A boy with a parrot on his shoulder was walking along the railway tracks. ~ opening of The Final Solution
The Final Solution: A Story of Detection by Michael Chabon
Harper Perennial, 2004
Crime Fiction; 131 pgs
Set in a small town in England during 1944, a young boy with an African Gray parrot on his shoulder passes by an elderly retired detective turned beekeeper. The 9 year old boy appears to be mute. His bird is a mystery, spouting numbers in German, sometimes singing songs and making the occasional comment. A boarder at the minister's house is found dead, the minister's son charged with the crime, and the parrot is missing. The police are sure they have the right man, but turn to the old detective for help in finding the bird. As the story unfolds, it becomes clear there is quite a bit of interest in this bird and the possible secrets he may hold. During war time, codes need cracking and military secrets are highly valued. Although the former detective refuses to work the murder case, he does agree to find the missing bird, all the while doing just what he said he wouldn't do.
It took me a moment or two when I first began reading to step into the world Michael Chabon has put together for the reader in this short book, but once I did, I was quite taken with the story, the characters, and the writing. There is a definite literary feel to the book; Chabon takes great care in his word use and in creating atmosphere and his characters. The characters were well drawn, even when not much was said about them. Although, it sometimes felt as if the characters and the events in the story were kept at a distance from the reader. I was never in the story, as I often like to be. I was merely an observer.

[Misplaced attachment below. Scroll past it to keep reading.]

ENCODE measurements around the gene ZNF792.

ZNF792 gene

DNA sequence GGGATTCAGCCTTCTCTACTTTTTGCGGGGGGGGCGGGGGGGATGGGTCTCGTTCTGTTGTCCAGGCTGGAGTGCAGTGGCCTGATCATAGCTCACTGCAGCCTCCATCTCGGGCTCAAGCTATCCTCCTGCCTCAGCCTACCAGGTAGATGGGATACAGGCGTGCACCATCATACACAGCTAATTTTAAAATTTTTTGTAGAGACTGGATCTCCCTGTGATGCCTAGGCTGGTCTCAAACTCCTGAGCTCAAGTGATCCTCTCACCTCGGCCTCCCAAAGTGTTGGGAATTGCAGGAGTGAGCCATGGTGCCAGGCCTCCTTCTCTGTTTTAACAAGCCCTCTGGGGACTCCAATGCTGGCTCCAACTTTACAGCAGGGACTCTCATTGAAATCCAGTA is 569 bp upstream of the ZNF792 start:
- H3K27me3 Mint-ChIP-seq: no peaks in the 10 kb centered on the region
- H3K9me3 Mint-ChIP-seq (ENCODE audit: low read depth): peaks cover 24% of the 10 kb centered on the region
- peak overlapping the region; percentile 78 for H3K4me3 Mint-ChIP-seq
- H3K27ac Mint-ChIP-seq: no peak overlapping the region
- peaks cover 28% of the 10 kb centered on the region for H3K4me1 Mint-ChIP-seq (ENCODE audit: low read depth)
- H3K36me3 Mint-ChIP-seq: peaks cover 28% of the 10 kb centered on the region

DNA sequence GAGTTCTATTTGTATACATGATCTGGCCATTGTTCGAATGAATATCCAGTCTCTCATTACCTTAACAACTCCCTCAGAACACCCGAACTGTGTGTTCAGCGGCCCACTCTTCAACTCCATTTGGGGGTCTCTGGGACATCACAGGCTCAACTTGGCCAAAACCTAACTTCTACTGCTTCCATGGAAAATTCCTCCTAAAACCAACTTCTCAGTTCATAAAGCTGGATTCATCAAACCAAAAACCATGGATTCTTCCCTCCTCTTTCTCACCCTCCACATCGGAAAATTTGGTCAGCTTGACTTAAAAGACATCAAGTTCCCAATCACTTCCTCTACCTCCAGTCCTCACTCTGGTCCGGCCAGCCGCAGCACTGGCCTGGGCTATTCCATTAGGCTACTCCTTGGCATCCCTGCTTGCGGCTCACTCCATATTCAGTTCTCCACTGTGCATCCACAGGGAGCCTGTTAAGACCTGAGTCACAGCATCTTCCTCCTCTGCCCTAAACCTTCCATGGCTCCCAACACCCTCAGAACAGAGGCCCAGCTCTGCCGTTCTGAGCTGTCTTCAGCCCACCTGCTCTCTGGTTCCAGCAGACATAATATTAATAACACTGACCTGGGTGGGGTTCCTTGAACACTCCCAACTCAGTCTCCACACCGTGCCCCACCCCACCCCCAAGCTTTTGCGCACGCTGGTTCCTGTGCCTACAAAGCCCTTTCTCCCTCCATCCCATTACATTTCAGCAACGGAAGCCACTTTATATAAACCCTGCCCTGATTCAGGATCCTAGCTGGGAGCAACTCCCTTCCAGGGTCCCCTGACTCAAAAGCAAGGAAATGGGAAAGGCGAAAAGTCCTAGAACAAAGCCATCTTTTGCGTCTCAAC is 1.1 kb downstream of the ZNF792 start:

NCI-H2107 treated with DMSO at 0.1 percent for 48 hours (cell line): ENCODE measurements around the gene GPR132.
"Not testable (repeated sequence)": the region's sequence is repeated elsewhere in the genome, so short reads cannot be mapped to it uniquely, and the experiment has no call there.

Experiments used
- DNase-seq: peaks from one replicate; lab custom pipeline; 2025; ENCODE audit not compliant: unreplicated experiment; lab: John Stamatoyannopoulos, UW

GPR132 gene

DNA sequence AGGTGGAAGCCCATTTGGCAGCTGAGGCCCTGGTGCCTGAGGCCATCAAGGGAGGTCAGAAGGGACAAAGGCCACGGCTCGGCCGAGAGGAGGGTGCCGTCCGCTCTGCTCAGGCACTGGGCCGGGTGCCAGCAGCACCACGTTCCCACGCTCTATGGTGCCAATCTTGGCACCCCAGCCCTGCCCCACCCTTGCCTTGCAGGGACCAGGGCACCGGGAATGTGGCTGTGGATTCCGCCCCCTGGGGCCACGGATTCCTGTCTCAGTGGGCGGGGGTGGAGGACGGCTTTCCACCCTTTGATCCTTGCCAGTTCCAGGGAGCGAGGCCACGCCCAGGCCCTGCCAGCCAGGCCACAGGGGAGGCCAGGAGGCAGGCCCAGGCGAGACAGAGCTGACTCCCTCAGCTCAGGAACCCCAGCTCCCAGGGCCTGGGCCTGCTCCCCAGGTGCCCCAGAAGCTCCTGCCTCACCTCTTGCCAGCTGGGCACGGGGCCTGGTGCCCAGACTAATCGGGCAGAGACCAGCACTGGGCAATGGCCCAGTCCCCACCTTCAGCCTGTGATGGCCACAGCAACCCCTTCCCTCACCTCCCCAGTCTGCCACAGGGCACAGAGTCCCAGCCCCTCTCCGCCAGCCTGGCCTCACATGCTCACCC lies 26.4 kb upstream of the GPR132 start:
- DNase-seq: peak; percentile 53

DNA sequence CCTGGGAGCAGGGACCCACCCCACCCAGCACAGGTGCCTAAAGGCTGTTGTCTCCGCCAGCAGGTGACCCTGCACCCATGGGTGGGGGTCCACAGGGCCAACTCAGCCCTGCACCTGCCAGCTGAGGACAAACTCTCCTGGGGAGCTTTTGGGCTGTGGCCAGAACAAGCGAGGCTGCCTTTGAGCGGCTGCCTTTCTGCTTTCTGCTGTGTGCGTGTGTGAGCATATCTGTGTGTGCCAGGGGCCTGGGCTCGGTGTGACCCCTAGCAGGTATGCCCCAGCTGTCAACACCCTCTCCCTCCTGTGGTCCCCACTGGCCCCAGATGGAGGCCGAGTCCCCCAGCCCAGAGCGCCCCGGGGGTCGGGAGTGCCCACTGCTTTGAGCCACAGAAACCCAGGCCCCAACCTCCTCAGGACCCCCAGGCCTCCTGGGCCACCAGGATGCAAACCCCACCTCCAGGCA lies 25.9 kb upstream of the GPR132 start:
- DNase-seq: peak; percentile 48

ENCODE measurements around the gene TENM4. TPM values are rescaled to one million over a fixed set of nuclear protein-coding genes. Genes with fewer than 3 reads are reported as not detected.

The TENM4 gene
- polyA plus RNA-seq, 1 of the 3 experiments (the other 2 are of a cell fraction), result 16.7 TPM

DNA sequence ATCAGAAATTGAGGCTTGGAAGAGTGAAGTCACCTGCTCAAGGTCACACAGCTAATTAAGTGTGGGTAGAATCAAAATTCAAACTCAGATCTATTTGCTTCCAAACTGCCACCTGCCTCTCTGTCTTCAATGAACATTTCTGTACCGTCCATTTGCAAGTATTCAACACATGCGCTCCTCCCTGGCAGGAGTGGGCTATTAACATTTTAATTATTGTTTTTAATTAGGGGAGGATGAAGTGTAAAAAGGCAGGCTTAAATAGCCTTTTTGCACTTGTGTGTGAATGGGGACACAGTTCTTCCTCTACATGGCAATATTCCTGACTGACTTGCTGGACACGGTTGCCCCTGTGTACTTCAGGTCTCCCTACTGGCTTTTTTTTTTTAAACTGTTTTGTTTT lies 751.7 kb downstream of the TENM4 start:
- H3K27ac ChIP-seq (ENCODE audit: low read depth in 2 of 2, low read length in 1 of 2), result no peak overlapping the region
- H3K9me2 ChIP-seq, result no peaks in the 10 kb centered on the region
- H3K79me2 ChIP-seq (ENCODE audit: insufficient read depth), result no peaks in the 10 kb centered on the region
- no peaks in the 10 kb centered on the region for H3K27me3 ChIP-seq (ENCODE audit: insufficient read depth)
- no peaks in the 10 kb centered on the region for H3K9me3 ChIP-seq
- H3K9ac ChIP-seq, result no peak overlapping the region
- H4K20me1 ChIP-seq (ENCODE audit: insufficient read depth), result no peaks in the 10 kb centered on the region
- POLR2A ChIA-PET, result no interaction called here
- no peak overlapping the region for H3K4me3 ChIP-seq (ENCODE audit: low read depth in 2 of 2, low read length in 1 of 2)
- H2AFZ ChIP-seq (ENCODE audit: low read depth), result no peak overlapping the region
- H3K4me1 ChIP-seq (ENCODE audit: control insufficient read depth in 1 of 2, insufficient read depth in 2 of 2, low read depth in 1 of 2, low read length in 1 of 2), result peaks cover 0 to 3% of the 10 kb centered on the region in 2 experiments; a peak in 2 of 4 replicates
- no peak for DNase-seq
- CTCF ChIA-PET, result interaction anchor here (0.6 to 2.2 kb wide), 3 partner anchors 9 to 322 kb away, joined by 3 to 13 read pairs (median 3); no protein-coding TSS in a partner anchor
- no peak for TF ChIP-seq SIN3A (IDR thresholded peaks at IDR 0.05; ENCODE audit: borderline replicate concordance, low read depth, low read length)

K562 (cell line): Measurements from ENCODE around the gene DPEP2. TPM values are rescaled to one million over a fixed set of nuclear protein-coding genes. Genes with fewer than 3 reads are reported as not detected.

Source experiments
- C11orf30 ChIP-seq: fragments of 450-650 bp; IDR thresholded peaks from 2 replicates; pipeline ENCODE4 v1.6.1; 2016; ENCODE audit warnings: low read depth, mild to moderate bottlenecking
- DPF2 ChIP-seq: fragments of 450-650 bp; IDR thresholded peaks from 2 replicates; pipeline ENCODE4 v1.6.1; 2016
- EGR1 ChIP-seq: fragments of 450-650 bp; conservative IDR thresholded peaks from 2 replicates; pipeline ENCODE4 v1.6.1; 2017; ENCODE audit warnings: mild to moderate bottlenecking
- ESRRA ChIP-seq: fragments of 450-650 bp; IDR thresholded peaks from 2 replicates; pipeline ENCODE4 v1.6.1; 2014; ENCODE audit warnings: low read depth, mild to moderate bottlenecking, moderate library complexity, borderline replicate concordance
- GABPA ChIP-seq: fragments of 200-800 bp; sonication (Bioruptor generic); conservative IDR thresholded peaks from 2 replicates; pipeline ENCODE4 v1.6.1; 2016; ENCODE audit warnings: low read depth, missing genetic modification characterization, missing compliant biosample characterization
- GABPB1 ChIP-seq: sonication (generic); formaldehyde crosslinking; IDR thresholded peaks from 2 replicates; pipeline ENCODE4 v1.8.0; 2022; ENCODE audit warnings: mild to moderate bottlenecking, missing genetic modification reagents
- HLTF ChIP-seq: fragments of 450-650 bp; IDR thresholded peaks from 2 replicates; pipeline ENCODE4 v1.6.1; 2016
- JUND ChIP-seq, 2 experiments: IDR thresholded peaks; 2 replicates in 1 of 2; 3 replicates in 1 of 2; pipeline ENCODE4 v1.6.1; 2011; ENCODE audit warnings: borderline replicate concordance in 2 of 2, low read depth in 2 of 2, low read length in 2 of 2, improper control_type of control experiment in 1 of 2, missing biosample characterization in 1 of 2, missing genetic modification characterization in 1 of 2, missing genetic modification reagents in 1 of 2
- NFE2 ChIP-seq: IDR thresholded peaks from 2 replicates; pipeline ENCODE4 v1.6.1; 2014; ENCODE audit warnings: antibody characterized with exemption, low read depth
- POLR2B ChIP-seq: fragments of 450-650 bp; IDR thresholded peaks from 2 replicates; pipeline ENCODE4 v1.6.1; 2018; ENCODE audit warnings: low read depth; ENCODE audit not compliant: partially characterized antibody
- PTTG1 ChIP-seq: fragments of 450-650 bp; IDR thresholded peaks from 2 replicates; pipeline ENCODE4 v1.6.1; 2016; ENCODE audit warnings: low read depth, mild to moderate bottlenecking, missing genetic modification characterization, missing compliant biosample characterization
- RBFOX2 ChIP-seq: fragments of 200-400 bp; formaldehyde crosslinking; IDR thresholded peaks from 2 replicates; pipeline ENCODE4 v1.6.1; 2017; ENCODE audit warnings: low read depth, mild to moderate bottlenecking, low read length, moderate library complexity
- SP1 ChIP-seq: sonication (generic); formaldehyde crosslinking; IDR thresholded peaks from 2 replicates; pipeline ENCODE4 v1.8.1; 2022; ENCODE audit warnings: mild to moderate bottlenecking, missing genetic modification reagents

I came to care for the boy. He had seen way more than a 9 year old boy should have, an orphan and refugee from the war. There were the Malayan minister and his wife and their wayward son, each with their own burdens to carry. And then the boarders at the minister's house, each one with their secrets and possible and ambiguous motives.
I confess I am not a Sherlock Holmes reader. I have only read one of his books, Hound of Baskersville, and while it is one of my goals in life to read more of Arthur Conan Doyle's work, I have yet to do so. And so, I utterly failed to see the connection between Michael Chabon's elderly retired detective and the famous Sherlock Holmes. I would not have known about the subtle connection had I not read the author's interview at the end of the novel. Looking back, however, it is more obvious to me--the references to the old man's deduction skills, the way the police deferred to him, his pipe, and other more minor details. I probably should have made the connection, but I didn't. I went into the book knowing nothing about it, really.
At times the story felt more academic than entertaining, however, I came to really enjoy it and the characters Chabon created. I like the author's writing style, and continue to be curious about his other books. I will read more by him in the future.
You can learn more about Michael Chabon and her books on the author's website.
Source: I own a copy of this book.
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